Working in partnership with a data centre operator is key; with the right advice a business can ensure its data centre strategy reflects core business needs; it can verify that other key components, from connectivity onwards, are in place to support those needs; and feel confident that resources are available to ensure any technical issues can be immediately resolved.
Furthermore, organisations need to put in place safeguards for the future. How scalable is the data centre operation? Does the supplier have the skills to respond to emerging business needs? Can the company offer real time support for both the equipment and, if required, application? Will it work with the organisation to ensure the data centre strategy is still aligned to business goals?
These are tough questions – questions that the vast majority of data centre suppliers will want to avoid and instead play to their perceived strengths, focussing on self-certified performance statistics. But these questions are critical if an organisation is to ensure the data centre strategy delivers its objectives and minimises corporate risk.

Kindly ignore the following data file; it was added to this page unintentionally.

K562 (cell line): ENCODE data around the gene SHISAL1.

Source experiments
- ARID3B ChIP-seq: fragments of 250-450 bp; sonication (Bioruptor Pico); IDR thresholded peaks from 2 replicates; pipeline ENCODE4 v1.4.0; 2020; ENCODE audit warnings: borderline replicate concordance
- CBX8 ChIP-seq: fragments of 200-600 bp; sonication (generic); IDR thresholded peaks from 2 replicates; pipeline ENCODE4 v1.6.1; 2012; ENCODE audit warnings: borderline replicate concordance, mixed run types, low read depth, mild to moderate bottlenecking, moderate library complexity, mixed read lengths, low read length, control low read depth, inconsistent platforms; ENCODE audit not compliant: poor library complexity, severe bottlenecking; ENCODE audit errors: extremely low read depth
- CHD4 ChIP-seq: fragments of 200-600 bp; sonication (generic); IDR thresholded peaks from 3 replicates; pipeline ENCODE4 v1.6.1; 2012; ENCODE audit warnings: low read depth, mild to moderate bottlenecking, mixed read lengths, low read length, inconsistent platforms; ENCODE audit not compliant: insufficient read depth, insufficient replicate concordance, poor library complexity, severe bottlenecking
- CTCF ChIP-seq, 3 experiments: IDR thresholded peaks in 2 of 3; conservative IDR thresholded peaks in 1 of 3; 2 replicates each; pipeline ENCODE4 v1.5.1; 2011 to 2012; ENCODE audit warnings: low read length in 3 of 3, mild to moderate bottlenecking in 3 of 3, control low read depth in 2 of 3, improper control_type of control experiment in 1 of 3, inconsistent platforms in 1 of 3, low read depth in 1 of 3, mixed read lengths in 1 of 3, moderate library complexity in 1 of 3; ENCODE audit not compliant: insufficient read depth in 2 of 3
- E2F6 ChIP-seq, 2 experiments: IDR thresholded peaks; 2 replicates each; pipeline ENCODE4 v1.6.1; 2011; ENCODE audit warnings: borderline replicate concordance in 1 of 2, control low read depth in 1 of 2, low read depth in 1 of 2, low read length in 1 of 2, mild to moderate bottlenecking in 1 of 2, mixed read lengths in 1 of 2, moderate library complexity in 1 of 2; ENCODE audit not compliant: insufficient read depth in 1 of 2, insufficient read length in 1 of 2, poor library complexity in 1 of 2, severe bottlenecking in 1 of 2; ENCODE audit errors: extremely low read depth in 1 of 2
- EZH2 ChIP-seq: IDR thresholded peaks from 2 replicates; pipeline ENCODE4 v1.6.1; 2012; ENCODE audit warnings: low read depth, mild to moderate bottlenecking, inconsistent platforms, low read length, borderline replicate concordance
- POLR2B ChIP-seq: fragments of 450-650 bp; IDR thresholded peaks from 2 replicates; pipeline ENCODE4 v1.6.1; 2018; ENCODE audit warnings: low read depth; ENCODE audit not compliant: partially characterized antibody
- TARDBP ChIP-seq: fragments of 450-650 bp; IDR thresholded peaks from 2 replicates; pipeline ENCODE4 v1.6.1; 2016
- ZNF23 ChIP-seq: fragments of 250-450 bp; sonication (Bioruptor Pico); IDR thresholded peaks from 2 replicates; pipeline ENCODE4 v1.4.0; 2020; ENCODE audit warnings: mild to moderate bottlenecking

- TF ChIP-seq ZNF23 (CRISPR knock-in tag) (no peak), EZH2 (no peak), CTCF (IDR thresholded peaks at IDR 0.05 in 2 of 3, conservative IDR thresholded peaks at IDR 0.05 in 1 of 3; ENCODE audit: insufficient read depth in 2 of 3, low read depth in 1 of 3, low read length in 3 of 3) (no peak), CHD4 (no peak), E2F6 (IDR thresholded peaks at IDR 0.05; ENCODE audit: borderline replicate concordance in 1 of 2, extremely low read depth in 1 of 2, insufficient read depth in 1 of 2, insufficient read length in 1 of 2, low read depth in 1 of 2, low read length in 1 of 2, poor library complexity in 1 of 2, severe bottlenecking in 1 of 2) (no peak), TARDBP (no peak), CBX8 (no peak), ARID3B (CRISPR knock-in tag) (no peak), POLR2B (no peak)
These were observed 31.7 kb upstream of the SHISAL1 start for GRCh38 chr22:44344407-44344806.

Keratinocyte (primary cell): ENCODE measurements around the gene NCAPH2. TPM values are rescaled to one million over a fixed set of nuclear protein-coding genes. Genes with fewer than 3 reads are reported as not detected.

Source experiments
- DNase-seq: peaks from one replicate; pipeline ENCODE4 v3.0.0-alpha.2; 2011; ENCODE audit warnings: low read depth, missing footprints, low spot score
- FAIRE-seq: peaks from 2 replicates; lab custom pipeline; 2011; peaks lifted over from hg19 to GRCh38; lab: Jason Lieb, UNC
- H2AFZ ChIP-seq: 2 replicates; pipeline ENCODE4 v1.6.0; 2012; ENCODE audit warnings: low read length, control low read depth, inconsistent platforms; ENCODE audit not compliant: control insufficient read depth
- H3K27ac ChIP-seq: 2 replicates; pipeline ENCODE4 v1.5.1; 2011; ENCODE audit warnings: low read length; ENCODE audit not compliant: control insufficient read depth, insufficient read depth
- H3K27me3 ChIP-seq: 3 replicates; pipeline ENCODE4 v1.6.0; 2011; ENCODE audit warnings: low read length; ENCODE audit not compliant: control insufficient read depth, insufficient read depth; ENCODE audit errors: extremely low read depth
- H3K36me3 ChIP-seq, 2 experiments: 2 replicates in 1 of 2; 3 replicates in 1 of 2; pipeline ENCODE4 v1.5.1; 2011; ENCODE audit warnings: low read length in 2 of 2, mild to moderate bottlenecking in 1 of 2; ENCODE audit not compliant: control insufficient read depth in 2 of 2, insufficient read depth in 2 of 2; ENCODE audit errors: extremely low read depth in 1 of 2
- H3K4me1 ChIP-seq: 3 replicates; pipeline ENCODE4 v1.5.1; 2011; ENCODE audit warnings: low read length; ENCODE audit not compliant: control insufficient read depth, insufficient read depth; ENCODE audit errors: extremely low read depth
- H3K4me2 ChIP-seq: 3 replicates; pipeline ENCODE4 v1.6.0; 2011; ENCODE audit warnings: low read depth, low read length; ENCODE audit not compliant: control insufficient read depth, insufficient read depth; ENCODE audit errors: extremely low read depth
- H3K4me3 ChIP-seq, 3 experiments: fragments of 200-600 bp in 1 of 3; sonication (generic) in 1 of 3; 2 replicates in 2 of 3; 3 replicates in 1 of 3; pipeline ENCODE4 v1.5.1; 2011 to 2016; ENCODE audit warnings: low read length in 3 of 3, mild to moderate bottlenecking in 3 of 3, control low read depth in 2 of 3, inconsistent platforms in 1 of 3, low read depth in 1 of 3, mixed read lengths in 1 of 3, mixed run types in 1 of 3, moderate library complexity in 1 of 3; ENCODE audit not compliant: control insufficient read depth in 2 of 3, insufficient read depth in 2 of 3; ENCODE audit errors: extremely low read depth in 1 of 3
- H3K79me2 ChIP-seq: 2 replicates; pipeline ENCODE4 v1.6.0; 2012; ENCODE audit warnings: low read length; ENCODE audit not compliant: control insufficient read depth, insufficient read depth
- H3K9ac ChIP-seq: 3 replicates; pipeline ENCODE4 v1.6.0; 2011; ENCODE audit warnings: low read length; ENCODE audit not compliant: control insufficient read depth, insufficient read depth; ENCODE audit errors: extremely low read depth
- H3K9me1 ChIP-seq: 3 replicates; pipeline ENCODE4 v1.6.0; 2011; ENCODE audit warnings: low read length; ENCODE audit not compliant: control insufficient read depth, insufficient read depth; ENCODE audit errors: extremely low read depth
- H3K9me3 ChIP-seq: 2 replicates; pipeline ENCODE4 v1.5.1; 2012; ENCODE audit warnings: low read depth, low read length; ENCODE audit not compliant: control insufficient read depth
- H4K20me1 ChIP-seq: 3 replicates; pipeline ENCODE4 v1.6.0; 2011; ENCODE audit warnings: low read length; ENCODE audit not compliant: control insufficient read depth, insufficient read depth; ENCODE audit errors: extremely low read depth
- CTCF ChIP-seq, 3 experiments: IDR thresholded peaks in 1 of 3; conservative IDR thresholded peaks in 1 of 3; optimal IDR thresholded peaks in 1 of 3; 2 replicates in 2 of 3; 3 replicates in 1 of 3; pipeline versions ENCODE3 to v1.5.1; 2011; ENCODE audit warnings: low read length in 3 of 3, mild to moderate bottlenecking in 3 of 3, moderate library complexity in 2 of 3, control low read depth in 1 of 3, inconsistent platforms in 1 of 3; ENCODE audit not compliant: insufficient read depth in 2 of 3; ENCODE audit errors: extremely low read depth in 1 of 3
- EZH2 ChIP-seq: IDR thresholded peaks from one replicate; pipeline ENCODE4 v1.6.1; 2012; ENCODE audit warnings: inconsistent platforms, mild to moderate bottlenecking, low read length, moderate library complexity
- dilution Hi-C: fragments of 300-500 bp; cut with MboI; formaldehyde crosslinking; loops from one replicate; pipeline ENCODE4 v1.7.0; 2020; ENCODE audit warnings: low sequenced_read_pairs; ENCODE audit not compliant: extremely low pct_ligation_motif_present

With the trend towards deskilling internally and looking for a controllable IT cost base continuing, there is no doubt that growing numbers of organisations are moving IT into a data centre. But volume should not mean commodity.
Data centre decisions are fundamental to business strategy; they support compliance requirements and deliver critical disaster recovery facilities. Basing the decision on performance box ticking cannot be justified. Good performance should be a given, and if verified by an independent body such as the Uptime Institute and compliant with recognised international standards, then so much the better.
It is the skills, experience, ability to scale, resources and business understanding that are the key criteria for ensuring a business make the right, long term data centre decision.